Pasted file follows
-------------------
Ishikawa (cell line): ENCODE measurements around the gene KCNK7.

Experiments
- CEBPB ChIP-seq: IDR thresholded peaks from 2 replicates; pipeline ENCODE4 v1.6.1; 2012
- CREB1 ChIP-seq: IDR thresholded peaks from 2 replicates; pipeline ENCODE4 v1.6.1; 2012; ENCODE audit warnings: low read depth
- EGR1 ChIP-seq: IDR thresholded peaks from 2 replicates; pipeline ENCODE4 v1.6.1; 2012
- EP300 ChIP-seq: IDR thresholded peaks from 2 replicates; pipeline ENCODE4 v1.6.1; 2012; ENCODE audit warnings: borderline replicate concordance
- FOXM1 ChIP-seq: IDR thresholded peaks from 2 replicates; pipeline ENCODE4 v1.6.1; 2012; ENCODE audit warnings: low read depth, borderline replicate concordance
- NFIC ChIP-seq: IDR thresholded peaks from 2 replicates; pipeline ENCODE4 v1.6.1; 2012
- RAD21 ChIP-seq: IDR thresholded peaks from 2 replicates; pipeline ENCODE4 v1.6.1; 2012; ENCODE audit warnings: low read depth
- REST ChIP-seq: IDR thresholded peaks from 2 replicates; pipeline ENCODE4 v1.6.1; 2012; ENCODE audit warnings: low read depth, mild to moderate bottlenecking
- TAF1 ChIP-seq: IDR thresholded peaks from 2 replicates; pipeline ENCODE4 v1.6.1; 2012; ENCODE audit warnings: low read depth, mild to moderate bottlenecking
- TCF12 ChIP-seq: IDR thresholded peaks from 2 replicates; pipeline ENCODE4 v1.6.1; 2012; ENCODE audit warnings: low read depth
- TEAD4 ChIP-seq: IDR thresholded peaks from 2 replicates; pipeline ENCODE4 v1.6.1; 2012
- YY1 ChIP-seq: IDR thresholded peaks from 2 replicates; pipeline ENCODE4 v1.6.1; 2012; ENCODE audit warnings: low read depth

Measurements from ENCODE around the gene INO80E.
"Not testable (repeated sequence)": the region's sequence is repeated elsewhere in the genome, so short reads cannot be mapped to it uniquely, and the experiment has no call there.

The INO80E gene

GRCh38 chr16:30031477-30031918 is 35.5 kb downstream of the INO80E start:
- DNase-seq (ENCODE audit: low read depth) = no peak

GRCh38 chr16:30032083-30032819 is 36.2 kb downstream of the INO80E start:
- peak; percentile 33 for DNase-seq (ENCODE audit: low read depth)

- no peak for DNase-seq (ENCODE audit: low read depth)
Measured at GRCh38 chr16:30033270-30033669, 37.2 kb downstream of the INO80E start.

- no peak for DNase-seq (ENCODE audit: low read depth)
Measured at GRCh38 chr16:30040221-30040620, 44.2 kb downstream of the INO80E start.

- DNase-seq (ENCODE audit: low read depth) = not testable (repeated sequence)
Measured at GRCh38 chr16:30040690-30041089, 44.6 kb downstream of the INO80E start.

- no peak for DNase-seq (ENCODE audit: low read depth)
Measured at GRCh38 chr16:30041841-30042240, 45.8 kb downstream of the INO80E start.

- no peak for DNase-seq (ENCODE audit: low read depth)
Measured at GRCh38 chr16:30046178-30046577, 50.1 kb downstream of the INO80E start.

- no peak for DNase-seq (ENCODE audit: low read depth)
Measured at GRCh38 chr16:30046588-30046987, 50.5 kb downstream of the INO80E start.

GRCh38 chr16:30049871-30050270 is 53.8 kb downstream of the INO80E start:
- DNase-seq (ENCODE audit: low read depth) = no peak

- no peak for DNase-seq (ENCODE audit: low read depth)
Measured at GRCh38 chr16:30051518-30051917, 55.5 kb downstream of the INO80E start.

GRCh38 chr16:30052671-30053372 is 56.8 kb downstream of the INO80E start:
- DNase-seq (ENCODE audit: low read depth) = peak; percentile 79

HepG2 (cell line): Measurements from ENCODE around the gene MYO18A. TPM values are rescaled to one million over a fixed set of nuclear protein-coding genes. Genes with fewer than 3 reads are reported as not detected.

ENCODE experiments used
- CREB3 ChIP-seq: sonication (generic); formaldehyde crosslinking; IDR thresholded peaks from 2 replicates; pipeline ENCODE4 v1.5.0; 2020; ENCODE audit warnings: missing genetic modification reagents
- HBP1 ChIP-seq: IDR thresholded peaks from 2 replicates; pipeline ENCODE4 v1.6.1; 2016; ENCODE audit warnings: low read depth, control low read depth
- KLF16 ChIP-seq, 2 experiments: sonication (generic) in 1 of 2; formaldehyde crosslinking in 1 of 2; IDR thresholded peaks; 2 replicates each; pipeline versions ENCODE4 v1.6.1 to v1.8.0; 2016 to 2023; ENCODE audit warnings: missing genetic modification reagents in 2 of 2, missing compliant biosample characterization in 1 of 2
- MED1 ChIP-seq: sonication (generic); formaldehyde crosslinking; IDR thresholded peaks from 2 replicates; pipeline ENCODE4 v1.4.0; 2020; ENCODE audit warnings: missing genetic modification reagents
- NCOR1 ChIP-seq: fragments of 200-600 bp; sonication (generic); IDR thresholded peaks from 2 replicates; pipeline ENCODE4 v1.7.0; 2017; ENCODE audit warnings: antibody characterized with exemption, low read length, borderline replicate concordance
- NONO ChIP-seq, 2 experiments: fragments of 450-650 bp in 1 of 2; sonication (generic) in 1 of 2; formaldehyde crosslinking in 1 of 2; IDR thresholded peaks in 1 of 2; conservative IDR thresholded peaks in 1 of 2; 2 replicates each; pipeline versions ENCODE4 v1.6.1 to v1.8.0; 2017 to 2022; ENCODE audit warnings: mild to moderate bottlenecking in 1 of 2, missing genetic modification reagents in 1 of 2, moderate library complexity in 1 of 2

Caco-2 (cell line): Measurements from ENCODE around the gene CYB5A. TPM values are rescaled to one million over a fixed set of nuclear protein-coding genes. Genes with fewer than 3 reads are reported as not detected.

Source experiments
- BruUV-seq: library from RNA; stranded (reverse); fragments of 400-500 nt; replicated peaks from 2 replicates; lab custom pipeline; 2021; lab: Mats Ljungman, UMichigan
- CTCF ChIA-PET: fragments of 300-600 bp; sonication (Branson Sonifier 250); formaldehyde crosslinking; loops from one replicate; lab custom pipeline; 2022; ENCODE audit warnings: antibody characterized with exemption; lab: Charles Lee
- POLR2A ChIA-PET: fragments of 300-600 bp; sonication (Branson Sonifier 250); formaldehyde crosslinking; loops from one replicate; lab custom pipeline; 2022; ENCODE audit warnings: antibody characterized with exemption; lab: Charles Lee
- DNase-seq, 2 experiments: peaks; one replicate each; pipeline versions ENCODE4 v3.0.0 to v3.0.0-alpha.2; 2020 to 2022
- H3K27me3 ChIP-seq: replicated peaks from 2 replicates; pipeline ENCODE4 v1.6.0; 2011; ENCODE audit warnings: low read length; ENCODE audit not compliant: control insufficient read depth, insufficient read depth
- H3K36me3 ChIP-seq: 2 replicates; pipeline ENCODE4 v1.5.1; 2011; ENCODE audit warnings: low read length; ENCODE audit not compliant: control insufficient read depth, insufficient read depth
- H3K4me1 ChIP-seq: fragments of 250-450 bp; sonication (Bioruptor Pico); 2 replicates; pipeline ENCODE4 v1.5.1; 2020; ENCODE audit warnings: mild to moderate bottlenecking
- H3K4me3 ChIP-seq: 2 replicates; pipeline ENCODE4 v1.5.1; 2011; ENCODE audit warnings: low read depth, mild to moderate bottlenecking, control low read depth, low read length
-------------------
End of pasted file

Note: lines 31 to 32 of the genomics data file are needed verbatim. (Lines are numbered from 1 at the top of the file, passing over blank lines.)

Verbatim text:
Measured at GRCh38 chr16:30046178-30046577, 50.1 kb downstream of the INO80E start.

- no peak for DNase-seq (ENCODE audit: low read depth)